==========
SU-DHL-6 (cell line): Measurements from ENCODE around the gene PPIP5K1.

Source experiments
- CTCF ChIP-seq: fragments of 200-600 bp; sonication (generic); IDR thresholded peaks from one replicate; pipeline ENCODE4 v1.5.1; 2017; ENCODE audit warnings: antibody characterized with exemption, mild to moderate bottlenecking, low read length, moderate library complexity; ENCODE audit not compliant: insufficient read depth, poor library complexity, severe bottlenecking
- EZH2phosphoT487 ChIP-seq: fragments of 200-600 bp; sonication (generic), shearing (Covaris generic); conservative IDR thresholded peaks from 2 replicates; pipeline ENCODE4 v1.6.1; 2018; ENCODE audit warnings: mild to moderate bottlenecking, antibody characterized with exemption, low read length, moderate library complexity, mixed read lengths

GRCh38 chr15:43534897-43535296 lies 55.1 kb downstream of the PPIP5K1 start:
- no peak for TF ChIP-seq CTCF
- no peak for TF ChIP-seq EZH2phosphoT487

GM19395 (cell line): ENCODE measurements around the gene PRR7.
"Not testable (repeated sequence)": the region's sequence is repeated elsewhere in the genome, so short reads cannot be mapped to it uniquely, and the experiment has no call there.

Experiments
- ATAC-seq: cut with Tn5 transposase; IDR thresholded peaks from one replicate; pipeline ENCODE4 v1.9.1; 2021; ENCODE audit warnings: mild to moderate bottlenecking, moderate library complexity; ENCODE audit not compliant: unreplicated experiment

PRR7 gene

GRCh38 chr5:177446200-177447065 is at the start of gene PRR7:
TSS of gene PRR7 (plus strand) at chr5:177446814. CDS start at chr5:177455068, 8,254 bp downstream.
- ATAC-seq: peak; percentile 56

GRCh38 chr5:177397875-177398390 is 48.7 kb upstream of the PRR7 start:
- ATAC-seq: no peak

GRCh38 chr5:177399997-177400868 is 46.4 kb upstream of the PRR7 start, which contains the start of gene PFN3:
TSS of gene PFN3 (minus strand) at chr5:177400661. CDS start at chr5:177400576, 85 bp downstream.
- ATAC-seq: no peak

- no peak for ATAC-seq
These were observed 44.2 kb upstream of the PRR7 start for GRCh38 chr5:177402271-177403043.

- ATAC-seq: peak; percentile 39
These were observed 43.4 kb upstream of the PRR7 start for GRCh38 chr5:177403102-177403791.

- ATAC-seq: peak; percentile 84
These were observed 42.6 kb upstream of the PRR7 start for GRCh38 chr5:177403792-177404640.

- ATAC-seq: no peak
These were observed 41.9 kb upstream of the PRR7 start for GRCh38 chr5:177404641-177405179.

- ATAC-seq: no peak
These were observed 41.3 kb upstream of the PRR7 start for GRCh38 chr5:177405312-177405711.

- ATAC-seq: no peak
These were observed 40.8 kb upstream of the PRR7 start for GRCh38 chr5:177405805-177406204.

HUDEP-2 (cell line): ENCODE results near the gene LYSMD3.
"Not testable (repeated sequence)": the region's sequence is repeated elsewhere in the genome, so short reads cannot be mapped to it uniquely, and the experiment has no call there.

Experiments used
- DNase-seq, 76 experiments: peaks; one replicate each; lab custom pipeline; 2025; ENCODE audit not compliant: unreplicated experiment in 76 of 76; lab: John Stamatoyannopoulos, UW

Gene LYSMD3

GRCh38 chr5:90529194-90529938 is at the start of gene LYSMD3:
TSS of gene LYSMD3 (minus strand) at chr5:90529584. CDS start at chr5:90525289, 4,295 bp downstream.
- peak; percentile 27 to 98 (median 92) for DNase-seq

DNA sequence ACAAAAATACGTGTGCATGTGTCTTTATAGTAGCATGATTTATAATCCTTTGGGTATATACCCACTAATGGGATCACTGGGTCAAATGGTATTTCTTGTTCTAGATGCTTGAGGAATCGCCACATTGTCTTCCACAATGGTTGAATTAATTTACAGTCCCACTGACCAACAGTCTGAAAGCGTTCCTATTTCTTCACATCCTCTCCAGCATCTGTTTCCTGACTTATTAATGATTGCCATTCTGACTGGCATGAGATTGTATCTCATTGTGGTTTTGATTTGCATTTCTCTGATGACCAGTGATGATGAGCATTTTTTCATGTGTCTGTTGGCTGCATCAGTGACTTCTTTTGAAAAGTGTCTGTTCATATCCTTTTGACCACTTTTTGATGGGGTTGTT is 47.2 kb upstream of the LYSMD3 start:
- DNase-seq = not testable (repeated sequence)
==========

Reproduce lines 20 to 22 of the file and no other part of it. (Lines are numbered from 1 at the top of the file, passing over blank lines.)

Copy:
- ATAC-seq: no peak

- no peak for ATAC-seq
These were observed 44.2 kb upstream of the PRR7 start for GRCh38 chr5:177402271-177403043.